Once the septic tank has been pumped you have between a week to two before it fills up again depending on tank side and water usage and the size of the tank.
The diagnosis for this problem was that the drain field was not taking water.
With a freshly pumped tank and a little bit of breathing room the research commenced.
With the possibility of a new drain field and what at the time was an unknown expense I was looking for options.
A little background as your situation and septic system type may be different. As the original owners of the home I know I have a perforated pipe and gravel septic system. We have added onto it once when we didn't addition on our home. And I had the map of the location and diagram from the local health department that regulates septic systems.
I started to hear words like bioremediation associated with between $800 and $1500 price tags. My thought on this was if not successful that $800-$1500 fix what I've gone a long way to paying for a new drain field. One of my neighbors had received a quote for a new drain field that was $20,000. They had finally found a contractor to do it for $5000.
By this point I had installed to access points to my septic tank. One was the 24 inch round pipe with the green lid where you access the main lid to your septic tank. This is placed directly over the inlet baffle coming from the home. The other is an 8 in.² that is directly over the outlet baffle to the drain field. The second access point came in handy when determining if the drain field was taking water.
After calling several septic service companies and asking what they would do and doing and less hours of online research, I decided to try my own version of bio remediation.
This included a drain Jetter rented from the local tool rental store and a 40 pound bag of sodium hydroxide a.k.a. caustic soda or lye. With an empty tank I fed a garden hose into the drain field line to pressurize the drain field. I turn the water off and remove the hose and watch the water drain back into the tank. The idea was to flush out any solids that may have gotten into the drain field. Then I attached the drain jetter to the garden hose and started the electric pump motor. Began to feed the hundred foot hose through the baffle and into the drain field using the second access point I had made. I was able to fish the hose pass the T, another 90° angle and down each leg of the drain field.
I repeated this process about a dozen times. The Jets on the tip help to feed the hose down the drain pipe and work to flush any solids out as you remove it slowly.
Once I had satisfactorily jetted the drain field I mixed the caustic soda and water and poured directly into the drain field via a final and clear plastic hose.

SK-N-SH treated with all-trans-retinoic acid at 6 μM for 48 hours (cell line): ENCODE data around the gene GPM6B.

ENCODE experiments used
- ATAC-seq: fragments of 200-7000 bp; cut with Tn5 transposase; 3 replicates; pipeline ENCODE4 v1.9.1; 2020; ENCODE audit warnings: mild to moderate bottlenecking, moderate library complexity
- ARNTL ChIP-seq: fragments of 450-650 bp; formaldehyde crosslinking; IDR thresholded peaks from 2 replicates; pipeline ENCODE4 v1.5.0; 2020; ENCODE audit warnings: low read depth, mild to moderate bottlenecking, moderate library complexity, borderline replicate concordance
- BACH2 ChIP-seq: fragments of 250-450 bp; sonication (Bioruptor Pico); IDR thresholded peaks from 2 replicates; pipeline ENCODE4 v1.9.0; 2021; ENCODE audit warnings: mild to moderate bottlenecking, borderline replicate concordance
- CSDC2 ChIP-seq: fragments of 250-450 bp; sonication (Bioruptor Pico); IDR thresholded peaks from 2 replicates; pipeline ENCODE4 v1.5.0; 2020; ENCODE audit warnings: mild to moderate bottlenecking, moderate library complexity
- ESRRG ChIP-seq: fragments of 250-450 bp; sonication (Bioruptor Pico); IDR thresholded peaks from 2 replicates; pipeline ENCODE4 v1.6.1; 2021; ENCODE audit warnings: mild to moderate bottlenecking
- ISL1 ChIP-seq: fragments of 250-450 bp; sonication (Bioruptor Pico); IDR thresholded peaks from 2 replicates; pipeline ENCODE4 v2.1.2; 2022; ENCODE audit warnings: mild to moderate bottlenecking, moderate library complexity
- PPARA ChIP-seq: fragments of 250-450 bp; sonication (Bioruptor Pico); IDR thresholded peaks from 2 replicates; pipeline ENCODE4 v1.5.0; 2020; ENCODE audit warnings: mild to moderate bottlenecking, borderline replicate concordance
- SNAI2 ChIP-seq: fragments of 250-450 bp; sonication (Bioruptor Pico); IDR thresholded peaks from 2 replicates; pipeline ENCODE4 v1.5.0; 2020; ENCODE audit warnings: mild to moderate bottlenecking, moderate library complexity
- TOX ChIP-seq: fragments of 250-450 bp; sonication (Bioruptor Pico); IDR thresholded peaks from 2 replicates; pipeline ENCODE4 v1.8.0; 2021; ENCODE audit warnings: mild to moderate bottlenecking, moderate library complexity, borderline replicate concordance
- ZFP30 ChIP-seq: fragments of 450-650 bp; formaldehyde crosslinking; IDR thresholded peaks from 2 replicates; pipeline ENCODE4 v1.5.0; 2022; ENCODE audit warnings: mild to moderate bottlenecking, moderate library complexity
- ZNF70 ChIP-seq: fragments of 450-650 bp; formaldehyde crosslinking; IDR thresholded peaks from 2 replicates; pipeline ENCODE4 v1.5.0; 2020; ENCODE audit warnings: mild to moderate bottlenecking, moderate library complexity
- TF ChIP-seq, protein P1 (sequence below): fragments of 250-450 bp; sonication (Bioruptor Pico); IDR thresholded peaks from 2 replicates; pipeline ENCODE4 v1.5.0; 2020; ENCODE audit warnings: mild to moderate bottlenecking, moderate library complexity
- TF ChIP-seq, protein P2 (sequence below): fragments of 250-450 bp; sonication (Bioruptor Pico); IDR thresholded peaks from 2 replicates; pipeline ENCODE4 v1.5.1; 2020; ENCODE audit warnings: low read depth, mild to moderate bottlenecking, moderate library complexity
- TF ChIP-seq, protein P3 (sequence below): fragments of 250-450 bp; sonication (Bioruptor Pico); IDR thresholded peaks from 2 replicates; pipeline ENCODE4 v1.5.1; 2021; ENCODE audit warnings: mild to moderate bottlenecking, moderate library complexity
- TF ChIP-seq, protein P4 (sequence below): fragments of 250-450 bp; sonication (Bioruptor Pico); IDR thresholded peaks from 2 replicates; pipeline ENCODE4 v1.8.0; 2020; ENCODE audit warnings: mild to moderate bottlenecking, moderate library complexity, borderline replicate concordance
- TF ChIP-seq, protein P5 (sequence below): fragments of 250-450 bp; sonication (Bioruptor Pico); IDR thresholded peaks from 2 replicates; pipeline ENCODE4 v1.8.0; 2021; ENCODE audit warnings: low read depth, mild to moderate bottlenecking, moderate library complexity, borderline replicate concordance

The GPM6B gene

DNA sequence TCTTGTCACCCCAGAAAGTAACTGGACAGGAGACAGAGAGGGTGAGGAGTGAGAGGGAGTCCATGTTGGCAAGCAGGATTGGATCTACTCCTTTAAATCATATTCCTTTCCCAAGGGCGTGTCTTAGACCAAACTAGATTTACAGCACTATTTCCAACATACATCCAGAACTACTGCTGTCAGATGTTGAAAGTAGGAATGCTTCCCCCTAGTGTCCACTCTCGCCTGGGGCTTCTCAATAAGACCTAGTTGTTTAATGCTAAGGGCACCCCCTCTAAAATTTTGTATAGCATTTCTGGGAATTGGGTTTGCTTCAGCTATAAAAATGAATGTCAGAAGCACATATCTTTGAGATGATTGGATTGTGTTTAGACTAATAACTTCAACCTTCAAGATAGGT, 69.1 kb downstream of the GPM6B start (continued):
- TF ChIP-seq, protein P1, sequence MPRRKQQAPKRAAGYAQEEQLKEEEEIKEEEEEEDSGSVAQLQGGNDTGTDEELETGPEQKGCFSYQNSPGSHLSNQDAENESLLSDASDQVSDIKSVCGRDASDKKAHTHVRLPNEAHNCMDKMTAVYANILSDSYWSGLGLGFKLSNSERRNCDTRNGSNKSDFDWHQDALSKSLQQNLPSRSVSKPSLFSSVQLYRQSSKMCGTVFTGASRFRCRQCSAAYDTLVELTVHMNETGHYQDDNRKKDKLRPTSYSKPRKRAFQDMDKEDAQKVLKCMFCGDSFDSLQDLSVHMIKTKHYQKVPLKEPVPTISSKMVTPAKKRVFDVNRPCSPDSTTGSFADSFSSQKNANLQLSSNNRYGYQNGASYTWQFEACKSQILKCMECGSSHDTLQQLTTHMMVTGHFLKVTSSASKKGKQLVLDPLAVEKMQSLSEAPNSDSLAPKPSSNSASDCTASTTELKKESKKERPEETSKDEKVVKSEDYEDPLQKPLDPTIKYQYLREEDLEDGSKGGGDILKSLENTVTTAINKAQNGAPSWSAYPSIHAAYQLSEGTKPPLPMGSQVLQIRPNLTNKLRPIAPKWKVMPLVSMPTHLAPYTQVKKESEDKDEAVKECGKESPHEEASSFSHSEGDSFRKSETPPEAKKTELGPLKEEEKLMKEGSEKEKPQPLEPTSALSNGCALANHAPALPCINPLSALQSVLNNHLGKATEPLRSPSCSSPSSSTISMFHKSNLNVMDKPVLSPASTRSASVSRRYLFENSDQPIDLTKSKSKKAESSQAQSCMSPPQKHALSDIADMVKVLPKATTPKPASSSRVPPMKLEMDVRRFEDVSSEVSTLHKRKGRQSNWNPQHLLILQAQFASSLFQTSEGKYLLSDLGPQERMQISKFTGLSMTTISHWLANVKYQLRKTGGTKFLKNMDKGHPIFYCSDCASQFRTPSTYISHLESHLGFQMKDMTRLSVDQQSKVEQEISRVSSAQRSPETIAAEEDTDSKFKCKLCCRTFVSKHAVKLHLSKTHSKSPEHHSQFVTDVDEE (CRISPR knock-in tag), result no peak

Keeping in mind that water and caustic soda give off heat and the caustic soda should not come in contact with your skin.
The thought process is that this mixture will break down any solids in the drain field. For this reason you do not want her in your tank as it can break down solids and have more of them float into your drain field and clog it.
With the drain field resting in the caustic soda hopefully dissolving any solids that may be clogging up it was a waiting game.
Well a week later as the tank filled to the level of the outflow baffle we could see a small stream of water steadily flowing into the drain field. Eureka we shouted! Success!
A $100 drain jetter rental and a $40 caustic soda purchase and we were back in business! So much better than the 800 to $1500 we were quoted.
Well, not so fast!
One more week later and we are back at square one with a full tank.....ARRRGGGGHHH!
So I call an excavator who had done work for us in the past and got a ballpark of $3500 to $4500 for a new drain field. Unsure how this process would go, I called the Health department and bought a permit for a failed system replacement. This was about half price from a new system permit. They must be having pity on someone having to replace the septic system. My assumption was we would have to dig up the pipe and abandon the old system. Much to my surprise they installed a bypass valve between the tank and the tee that went out to my drain field. This valve was put in place using rubber couplers and hose clamps. The great thing about this is that I use my new drain field for three or five years and I can switch that bypass and send water to the old field. The inspector says that the old field can actually recover after being rested for two years.
The best thing about this whole project is when it was over! Luckily for us, we got the system installed about one day before the first big snowstorm of 2014/15 winter. In conversations with the builder friend, you let me know that the new permits make your account for the proposed system location and a replacement system location.
It is important to note that there are several types of septic drain field configurations. The specific type of system discussed above was a perforated pipe drain system. Other system types include a domes system which is prone to failure and a mound system. Other types of septic system rejuvenation schemes include forcing compressed air into the earth to create an impressive explosion that breaks up the soil to allow it to take on moisture again. The thought process behind this is that the salt from various detergents combined with your soil to create calcite also known as hard Pam that creates an in permeable layer and leads to septic drain field failure.